I had a great trip this weekend with a good customer of mine that charters me every year for a couple days of sportfishing. His name is Erik and he designed a special gimbal to fit with his wheelchair. Well, Erik charted us for 3 all day trips in a row this last weekend. Erik is the kind of guy that just likes to catch anything, no matter what it is. Well, I am too, but this is the 3rd year in a row he has fished with us and he has still not caught a sailfish. This year, no matter what, I really wanted to catch him a sailfish.
The first day we went out, we started off catching live ballyhoo at the bait buoy. We caught a lot of them, quite quickly. The water that day was “puke” green in color and did not look very “sailfishy” in on the reef. So I decided to head offshore until we found some cleaner water. The blue water edge was in about 500′ that day with a nice weedline stacked up on it. We put out the live ballyhoos and dragged them slowly to the north. It wasn’t long before we got jumped by a school of hungry mahi-mahi. I think we caught 3 in the first school and then another couple a half hour later. The current was pushing HARD to the north, and we were off Pompano beach, so I decided to try a little bit of shipwreck fishing at some artificial reefs I know in that area. We dropped live bonitos and blue runners at 5 or 6 different shipwrecks, but we couldn’t buy a bite that day.
So after a slow afternoon, we decided to start trolling back to the south along the reef. The water was still ugly green in color, but the kingfish like that kind of water sometimes. We hit a couple nice kingfish on the troll home, and oddly enough, a nice mahi-mahi too in only 65′ of water. That’s shallow for dolphin fish. Just as I trolled the baits over a 130′ shipwreck, my high line comes out of the rigger. I grabbed the rod and jigged it a couple times, and I feel a small thump. Having just passed over the shipwreck, I figured it was a small 1 pound bonito or something. So I do a quick drop back and when I come tight, the fish starts pulling drag… a lot of drag. Like a rocket launching into space, a sailfish plows through the water’s surface and does a belly flop. I’m up on the bridge holding the rod, screaming “Sailfish! Sailfish!” This was the fish I really wanted to catch Erik this year, and this was it! I handed the rod down and Chuck, my mate was helping Erik get set up with the rod. The fish kept dumping us, taking more and more line off the spool. Just as we get set up to start fighting this fish, we pulled the hooks. What a drag. It was a heartbreaker for us, but I knew I had 2 more days to get him one, and there were obviously a few sailfish around.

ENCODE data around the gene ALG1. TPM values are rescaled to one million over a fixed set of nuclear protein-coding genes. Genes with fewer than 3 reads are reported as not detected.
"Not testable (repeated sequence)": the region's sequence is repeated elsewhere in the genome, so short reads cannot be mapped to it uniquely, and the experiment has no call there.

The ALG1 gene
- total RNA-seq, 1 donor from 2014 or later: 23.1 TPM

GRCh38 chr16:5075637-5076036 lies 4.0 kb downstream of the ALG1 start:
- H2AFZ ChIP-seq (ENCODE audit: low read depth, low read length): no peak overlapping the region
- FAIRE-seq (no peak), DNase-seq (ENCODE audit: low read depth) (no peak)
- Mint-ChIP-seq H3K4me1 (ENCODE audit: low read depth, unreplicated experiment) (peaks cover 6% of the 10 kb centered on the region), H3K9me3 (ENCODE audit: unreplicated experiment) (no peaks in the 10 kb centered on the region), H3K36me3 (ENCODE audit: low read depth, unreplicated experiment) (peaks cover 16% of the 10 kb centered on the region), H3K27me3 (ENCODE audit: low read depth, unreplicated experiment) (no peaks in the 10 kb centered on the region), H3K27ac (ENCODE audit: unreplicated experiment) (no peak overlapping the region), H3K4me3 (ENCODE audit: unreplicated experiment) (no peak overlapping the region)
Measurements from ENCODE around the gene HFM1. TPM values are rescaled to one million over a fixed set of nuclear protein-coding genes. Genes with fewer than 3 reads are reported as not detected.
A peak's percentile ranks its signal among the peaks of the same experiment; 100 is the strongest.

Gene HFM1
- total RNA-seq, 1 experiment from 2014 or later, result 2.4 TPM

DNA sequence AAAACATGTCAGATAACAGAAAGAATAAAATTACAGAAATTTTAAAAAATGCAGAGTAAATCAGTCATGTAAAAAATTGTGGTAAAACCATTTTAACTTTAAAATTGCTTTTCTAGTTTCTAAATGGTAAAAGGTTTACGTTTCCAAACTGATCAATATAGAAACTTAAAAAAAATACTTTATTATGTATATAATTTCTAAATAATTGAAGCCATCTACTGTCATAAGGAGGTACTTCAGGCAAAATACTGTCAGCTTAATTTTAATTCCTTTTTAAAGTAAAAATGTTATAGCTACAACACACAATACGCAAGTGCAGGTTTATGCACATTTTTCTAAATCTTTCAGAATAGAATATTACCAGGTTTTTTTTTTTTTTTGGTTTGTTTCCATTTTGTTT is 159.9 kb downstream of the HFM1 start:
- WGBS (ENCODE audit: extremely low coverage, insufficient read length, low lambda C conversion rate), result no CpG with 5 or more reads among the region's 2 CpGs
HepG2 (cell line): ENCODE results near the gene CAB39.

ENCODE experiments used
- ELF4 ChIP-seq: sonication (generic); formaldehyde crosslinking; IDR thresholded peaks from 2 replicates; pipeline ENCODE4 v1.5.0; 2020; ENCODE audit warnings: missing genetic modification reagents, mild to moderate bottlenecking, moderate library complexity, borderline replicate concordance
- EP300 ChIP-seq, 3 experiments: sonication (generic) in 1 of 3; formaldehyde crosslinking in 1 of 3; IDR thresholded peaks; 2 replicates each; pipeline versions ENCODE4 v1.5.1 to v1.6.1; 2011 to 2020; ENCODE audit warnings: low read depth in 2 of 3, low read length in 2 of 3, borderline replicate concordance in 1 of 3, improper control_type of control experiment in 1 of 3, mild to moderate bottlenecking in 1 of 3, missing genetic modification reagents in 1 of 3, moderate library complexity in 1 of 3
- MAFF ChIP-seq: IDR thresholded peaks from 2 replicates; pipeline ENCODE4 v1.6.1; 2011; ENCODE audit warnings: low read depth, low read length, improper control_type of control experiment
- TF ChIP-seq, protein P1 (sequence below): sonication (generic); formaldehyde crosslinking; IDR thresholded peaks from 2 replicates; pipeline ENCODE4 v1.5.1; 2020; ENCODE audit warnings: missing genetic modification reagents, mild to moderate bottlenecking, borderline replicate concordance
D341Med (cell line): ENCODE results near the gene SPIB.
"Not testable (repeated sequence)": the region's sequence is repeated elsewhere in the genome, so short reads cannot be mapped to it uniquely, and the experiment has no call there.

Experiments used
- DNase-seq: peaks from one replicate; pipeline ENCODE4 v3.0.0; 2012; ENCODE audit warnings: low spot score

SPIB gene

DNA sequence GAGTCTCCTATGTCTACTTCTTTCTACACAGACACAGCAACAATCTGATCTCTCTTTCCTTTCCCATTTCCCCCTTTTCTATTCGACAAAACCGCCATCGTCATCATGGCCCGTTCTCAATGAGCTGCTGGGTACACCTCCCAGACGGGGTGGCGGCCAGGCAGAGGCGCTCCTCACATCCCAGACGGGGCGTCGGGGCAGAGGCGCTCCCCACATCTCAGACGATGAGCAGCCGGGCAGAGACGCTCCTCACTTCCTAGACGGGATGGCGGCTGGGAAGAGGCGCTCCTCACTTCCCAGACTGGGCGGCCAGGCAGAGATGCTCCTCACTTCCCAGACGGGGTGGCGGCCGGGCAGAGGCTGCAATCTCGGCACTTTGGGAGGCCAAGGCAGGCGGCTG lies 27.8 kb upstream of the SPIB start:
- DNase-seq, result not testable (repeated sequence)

The next day was really slow fishing for us. It started out slow when we couldn’t even catch bait. They never came up for us at the bait buoy. We did some trolling and caught a few kingfish and a couple medium sized mahi-mahi early on in the trip. After that, we tried some sailfish with the kite fishing technique. An hour of kite fishing with no bites, and I decided to go try some trolling offshore. We trolled the rest of the trip, and caught a small tuna and not much else. It was a slow, slow day and I was a bit disapointed.